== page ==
Society floats in a sea of data. This magazine, the words printed in it, the photos displayed, all passed as ones and zeroes through the digital realm. The printing presses, the rolls of paper, the delivery trucks were created and managed with digital tools. But it does not stop there. These processes also left trails of data in their wakes, ripe for untold analysis. Modern society could no more run without data than without oxygen.
Data, the plural form of the Latin word meaning “given,” is obviously not a new concept for scientists. Factual observation has been the keystone of Western science since Francis Bacon opened his lab. But computation has altered science and engineering’s relation with data in ways as fundamental as Bacon’s original idea that science should be founded on empirical observation rather than philosophy. By harnessing the power of modern computers and algorithms, researchers collect, store, and analyze data in entirely new ways – to amplify discovery and illuminate truths that were invisible before. New ways to extract meaning from data offer a promise of better decisions at all levels of science and society, and thus solutions to countless societal challenges.
In this issue of EQuad News, we see the vast scope of change that the data revolution has brought to science and engineering. Barbara Engelhardt is using computation to explore human genetic expression and its effect on the body’s systems; Clifford Brangwynne has combined computer modeling with lab work to bring new understanding to critical cellular functions; and Egemen Kolemen Ph.D. *08 and Clancy Rowley ’95 are developing systems to undersand and adjust the flow of plasma particles as a step to harnessing fusion energy.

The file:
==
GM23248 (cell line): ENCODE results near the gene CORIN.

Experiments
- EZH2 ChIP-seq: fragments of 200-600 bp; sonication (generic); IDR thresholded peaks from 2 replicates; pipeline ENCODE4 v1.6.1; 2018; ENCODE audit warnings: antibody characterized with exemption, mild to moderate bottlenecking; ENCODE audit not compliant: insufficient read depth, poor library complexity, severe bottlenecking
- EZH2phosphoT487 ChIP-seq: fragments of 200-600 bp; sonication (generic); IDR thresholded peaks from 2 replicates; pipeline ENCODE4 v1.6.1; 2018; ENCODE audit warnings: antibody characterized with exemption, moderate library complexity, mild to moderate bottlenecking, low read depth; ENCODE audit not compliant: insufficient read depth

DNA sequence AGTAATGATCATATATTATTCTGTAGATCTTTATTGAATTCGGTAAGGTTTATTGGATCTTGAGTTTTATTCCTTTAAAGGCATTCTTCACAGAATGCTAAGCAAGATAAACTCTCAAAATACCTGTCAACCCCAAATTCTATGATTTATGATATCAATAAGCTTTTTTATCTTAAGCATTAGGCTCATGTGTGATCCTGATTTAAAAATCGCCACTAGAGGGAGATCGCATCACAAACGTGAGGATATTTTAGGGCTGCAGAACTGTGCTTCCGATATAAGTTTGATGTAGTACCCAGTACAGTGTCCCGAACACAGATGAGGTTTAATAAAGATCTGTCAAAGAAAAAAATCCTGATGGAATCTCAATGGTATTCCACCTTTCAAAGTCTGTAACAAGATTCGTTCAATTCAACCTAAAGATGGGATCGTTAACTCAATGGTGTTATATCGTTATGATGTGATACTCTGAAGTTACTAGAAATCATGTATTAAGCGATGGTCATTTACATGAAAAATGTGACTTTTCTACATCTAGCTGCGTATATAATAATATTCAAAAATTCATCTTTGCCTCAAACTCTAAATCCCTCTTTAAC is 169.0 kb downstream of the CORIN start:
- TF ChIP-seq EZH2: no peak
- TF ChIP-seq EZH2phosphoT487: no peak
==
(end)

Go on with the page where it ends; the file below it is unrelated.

Han Liu’s research team is developing new rules for big data analysis as a way to construct systems that find patterns as varied as genetic markers for autism and efficient trading for financial markets; Naomi Leonard’s BSE ’85 work examines how many individuals with tiny data processing ability can form large groups to perform incredibly complex tasks; and Andrew Houck’s BSE ’00 lab is seeking to change the nature of data and computation based on the strange rules of quantum physics .
We also see how much work remains to increase data’s value as a tool and prevent abuse. As computer programs increase in complexity, the research team of Andrew Appel ’81 is developing methods to root out software problems before they occur; Nick Feamster’s team at the Center for Information Technology Policy is working to ensure that the Internet remains an effective global platform for accessing and delivering data, without compromising our privacy or our security in the process .
And, critically, we see how the data revolution is driving advances that benefit people around the globe. Warren Powell BSE ’77 is helping electric companies in Brazil integrate wind power into their grid; Eric Wood and Justin Sheffield are developing a flood warning system to prevent disasters in Chile; and David Wentzlaff’s team has developed an innovative tool to allow scientists around the world to develop new microchips without the need for expensive fabrication.
The Canadian philosopher Marshall McLuhan said that human society and actions are shaped by our tools of communication. Just as the internet and wireless technology have borne out McLuhan’s observation many-fold, our ever growing ability to collect and analyze diverse data, and uncover their meaning, will alter society in ways so profound we can hardly imagine today.